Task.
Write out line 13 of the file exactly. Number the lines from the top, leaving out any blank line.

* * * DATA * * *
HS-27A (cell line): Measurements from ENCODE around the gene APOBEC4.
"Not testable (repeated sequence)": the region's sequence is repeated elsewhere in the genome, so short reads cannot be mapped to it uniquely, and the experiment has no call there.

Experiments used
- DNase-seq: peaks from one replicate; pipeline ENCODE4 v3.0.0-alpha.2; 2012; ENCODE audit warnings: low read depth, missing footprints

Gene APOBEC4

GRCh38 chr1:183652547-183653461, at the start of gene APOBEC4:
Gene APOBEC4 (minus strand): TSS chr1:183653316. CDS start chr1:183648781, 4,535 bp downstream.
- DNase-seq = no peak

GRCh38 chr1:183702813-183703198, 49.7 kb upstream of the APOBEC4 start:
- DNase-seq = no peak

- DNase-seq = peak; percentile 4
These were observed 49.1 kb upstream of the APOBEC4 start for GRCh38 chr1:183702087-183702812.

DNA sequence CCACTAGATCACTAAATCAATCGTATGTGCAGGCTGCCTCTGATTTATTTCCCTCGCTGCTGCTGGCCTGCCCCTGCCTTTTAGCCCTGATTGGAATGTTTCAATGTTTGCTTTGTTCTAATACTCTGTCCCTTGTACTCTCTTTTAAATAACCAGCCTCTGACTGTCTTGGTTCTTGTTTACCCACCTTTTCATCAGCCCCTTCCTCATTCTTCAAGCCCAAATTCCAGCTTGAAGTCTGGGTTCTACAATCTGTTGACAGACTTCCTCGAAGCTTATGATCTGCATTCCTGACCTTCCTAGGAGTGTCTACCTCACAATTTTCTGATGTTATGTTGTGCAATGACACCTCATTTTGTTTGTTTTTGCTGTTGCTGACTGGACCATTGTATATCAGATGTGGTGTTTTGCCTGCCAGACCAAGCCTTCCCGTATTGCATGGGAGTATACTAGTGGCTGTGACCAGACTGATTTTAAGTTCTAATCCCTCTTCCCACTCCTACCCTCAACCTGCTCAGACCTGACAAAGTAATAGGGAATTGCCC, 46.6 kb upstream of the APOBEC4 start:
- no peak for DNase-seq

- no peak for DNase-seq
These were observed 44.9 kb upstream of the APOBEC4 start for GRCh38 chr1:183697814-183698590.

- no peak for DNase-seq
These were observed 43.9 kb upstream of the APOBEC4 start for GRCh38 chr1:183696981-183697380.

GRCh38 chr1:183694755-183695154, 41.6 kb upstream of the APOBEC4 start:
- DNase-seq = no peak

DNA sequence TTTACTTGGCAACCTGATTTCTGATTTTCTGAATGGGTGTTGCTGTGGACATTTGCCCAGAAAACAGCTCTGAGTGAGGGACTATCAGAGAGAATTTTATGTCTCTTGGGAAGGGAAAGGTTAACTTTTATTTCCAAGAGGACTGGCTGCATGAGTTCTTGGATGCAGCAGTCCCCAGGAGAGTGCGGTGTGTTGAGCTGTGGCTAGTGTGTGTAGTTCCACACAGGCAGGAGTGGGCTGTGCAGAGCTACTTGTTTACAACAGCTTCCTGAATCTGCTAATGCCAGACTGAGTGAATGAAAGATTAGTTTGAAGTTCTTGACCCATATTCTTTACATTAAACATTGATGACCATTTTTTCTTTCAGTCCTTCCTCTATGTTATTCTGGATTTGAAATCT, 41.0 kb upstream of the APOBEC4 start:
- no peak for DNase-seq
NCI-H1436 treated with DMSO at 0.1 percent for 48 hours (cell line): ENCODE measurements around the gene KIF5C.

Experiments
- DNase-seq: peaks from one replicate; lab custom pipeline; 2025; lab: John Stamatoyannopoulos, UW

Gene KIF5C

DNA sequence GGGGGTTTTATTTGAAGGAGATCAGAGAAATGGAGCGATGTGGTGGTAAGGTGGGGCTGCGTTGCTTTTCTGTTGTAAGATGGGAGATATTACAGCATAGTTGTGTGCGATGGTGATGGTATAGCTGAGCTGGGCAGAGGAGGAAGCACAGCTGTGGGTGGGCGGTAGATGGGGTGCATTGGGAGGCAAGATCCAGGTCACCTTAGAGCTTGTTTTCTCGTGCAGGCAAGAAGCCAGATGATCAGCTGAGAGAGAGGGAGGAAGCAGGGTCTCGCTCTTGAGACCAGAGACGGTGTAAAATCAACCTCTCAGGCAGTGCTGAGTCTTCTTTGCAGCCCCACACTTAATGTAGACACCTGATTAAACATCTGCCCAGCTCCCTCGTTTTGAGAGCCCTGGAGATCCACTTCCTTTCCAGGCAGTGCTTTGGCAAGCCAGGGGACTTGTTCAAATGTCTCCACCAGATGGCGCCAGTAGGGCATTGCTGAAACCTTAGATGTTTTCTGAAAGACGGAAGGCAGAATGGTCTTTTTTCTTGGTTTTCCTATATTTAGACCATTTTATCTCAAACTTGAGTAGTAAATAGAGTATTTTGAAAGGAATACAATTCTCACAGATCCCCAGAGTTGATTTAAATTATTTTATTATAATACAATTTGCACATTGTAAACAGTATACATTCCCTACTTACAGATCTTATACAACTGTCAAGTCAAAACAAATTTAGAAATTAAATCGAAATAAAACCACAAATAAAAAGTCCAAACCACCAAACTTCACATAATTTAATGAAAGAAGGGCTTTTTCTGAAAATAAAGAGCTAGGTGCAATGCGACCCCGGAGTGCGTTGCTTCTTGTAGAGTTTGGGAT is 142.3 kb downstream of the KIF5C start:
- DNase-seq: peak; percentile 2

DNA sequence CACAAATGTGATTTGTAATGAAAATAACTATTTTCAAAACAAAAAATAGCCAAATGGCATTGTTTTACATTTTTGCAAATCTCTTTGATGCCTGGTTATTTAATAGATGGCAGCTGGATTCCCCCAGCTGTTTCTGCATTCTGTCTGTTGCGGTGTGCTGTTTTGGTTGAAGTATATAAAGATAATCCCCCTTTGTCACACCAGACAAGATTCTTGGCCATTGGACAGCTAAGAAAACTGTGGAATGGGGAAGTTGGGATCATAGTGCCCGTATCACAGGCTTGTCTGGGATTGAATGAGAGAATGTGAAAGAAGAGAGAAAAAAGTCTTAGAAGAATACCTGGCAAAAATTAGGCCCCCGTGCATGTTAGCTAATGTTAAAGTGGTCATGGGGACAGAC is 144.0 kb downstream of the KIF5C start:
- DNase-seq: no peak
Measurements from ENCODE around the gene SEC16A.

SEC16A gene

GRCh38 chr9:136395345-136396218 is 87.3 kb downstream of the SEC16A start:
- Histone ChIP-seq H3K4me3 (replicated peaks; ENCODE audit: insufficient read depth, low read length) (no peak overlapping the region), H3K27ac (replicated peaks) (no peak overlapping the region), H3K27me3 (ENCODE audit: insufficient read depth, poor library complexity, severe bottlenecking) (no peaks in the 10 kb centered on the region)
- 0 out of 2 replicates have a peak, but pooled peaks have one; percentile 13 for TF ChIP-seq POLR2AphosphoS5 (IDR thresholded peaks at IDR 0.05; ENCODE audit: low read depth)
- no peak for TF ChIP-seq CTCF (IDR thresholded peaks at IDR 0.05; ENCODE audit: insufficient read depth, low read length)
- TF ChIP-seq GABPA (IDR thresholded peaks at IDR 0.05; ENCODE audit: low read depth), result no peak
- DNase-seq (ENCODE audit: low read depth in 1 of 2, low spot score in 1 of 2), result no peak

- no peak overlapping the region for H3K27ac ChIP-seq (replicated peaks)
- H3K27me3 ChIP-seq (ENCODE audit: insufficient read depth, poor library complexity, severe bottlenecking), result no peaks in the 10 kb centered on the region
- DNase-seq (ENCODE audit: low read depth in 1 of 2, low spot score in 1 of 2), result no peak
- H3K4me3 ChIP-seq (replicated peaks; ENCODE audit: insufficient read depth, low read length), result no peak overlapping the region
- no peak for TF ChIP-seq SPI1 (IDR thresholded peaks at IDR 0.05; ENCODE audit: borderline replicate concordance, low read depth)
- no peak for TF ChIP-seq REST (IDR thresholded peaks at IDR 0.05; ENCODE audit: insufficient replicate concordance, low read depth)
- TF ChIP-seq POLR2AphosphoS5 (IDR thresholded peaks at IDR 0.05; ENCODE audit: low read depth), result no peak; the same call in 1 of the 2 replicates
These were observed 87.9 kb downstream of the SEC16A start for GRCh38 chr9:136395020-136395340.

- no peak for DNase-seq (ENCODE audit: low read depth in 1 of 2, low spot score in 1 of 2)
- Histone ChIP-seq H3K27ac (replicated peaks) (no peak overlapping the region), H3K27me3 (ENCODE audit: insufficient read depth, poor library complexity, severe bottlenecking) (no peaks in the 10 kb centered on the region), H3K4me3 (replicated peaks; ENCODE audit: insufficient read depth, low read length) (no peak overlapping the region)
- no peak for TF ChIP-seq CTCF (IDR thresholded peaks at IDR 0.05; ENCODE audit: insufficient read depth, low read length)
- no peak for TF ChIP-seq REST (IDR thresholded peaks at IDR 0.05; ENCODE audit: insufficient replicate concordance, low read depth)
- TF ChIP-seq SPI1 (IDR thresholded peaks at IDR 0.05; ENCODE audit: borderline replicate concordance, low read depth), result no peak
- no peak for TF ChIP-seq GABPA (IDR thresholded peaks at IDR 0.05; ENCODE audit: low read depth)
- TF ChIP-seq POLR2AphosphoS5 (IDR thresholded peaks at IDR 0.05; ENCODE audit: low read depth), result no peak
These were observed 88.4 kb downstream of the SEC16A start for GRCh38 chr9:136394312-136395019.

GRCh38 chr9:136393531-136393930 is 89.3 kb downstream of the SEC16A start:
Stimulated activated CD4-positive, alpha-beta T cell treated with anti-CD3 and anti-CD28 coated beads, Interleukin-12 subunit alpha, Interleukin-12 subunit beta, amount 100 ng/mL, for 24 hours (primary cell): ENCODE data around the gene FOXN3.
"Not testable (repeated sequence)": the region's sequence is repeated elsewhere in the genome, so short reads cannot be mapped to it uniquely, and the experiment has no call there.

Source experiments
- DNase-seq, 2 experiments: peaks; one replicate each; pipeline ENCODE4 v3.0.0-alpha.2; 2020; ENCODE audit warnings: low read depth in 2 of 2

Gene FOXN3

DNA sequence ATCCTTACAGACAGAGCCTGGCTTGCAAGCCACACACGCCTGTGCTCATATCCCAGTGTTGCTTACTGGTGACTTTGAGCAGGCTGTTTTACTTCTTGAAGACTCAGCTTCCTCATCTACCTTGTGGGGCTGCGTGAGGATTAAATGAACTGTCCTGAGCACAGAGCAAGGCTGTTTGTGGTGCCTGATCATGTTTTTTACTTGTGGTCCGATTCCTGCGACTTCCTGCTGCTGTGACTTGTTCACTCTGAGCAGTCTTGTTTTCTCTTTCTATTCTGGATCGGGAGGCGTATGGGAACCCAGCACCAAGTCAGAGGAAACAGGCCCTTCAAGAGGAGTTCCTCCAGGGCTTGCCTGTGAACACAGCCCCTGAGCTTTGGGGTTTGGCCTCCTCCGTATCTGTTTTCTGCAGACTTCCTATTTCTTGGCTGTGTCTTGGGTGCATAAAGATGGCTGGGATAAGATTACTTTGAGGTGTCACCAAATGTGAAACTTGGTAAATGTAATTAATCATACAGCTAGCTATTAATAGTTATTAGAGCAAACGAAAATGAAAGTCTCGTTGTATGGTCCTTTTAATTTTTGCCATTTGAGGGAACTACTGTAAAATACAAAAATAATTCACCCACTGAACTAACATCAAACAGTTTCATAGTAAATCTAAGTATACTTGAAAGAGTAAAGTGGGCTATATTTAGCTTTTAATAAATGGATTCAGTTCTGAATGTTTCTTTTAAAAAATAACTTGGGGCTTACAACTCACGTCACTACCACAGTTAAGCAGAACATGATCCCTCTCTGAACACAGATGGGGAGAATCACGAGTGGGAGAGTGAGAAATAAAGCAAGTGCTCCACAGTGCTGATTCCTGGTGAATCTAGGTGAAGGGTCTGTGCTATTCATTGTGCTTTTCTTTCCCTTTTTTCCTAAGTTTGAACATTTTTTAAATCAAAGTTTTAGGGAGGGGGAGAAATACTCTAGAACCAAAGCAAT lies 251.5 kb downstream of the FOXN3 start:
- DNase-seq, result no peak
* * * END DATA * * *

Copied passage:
DNA sequence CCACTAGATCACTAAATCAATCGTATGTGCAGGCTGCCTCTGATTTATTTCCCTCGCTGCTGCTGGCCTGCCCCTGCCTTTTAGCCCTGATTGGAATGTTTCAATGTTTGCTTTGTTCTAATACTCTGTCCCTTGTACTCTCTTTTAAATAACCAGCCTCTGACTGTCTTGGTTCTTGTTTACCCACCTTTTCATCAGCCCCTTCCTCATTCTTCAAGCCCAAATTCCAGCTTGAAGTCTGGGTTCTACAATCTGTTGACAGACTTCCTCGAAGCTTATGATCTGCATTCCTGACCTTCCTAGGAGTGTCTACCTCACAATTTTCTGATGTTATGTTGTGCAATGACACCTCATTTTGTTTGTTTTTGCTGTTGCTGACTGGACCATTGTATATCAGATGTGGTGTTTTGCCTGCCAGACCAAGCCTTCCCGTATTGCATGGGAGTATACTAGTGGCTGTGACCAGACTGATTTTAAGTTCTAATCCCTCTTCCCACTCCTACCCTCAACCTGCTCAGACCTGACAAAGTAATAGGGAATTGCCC, 46.6 kb upstream of the APOBEC4 start: